It’s funny the things that the brain remembers given the correct prompting. Prior to my recent playthrough of the game I only remembered three things about Jade Empire, an RPG by Bioware released way back in 2005 (before Bioware was known for Bioware RPGs). I, even then, remembered hearing literally nothing about it prior to getting it as a present for something or other. I also remember though how much I enjoyed the game, it’s colourful world, it’s characters and it’s choices. I also remember Sir Roderick Ponce Von Fontlebottom the Magnificent Bastard… Cause that guy was an absolute fucking hero… Even if he hadn’t been voiced by John Cleese!
I picked it up again for the first time in almost 9 years, playing the newer Steam version instead of on the Original Xbox, and very quickly my brain began to remember bits and pieces of my original playthroughs. I remembered choosing the exact same character model and starting skills/stats as I did when I first played about 2 minutes after starting the game. I was running around the starting area and enjoying the way that the “back-apron” of my chosen character model became stuck half-way through my character whenever he moved and so the fabric flapped around in the middle of his abdomen and legs, and then my brain informs me that this amused me when I played it on the Xbox as well. Soon more and more bits and pieces started to fill in, parts of the story, characters, even segments of dialogue. All in all, the nostalgia hit me pretty hard, and so it was hard to not enjoy my time playing it.
Even if nothing else, Jade Empire is an interesting history lesson. It shows what Bioware were doing before they became properly famous and it shows where they learnt all the tricks of their trade. They made mistakes making the game, sure, but these were mistakes that they worked on and carefully fixed so that Dragon Age and Mass Effect could be as epic and well-liked as they are. It was a learning by doing process. Indeed, the game bears all the hallmarks of a Bioware RPG including, but not limited to, a large and impressive world with a rich lore, squadmates, talking to squadmates, mini-games, sexy scenes, gay sexy scenes and enough dialogue to fill a few novels with text.
In fact, replaying it also had me chuckling at how oblivious I had been at the tender age of 13/14 as I missed pretty much ALL the sexual references and definitely missed all the darker and more devious subjects and tones of the game.
Of course, as an older game, it is possible to now use the gift of hindsight to point out where they went wrong. For example, the combat. In both Mass Effect and Dragon Age they slowed down the fighting a little to make it weighted and provide a sense of impact to blows, whereas Jade Empire is quite the opposite. Obviously they wanted to get across the sense of speed and ferocity of Chinese or Japanese martial arts and so blows come in quick flurries (or you use the strong attack to break blocks). This usually ends up meaning that every fight ends up with you stun-locking each enemy one by one, and slowly chipping away at their health. The few mooks who cannot be stun-locked and who you actually have to use some tactics against are few and far between and blocking is a laughably useless affair (I can almost sense the Dark Souls players laughing at me).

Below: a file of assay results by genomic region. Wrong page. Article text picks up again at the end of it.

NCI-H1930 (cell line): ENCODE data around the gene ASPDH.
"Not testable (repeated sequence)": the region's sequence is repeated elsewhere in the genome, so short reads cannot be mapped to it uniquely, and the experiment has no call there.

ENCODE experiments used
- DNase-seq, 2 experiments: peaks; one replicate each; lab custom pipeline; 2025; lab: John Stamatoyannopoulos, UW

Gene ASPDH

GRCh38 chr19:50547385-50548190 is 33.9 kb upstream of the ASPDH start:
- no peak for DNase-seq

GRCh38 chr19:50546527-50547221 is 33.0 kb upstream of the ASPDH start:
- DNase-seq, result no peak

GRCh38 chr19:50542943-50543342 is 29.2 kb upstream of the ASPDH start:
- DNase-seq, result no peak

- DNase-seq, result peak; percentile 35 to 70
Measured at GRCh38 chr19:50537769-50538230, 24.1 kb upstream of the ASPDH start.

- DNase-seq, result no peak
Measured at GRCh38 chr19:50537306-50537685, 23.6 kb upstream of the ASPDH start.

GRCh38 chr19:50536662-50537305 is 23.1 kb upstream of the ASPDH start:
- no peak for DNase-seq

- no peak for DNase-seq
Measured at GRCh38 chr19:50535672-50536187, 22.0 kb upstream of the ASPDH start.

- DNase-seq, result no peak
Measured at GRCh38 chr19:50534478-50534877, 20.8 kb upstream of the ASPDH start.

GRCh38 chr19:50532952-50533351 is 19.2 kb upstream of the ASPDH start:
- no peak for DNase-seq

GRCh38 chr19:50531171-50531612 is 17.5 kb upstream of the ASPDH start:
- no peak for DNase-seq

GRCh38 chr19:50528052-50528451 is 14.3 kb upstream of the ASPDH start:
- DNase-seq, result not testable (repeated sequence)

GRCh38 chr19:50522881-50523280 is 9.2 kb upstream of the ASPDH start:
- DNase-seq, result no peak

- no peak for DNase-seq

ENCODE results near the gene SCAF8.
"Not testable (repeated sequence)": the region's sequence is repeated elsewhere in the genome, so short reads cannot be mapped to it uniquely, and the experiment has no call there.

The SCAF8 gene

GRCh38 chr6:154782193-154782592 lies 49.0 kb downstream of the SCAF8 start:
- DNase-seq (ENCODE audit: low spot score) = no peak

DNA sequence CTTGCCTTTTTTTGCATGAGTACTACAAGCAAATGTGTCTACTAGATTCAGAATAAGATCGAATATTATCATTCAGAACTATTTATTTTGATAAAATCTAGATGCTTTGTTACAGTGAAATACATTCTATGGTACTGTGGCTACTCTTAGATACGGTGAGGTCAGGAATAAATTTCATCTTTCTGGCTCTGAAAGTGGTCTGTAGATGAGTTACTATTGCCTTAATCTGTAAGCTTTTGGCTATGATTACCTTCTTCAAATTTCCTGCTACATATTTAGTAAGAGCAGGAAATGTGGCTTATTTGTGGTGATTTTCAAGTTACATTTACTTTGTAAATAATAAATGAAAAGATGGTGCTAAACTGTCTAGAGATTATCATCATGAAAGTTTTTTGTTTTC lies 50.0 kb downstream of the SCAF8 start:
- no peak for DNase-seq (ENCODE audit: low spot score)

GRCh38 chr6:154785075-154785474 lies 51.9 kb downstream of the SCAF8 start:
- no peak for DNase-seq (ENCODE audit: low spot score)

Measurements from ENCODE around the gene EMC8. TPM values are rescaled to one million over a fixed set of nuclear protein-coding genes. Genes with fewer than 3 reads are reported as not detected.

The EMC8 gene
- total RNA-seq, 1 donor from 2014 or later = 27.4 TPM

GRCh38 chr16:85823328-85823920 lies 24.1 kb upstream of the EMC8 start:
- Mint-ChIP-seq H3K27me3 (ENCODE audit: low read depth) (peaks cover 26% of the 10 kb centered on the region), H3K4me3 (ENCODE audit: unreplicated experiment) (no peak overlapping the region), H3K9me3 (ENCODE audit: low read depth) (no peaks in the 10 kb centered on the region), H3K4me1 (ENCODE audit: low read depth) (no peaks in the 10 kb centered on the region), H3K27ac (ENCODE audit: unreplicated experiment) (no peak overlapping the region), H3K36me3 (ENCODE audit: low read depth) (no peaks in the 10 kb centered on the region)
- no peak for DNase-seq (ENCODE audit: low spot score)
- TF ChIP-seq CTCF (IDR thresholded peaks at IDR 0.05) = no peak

Movement is a bit clunky as the player character isn’t quite so manoeuvrable as one feels he should be. Abrupt changes in direction cause the player character to pause before moving, something so noticeable even I picked up on it. In combat as well, it is often extremely difficult to judge whether you are actually in arm’s reach of your target. Double tapping a movement key causes an action roll in that direction, but in combat it often falls too far or too short so that you are juuuust out of range of striking your target. So you go through a whole trio of swings, just swiping at mid air, before finishing the combo for the target to THEN be in range and give you a little smack on the nose.
Squadmates also are obviously even more useless than in any subsequent BRPG. Their attacks do so little damage that you might as well fight on your own anyway, while their hopeless AI means that they tend to get killed pretty swiftly if they are left fighting their chosen target for too long.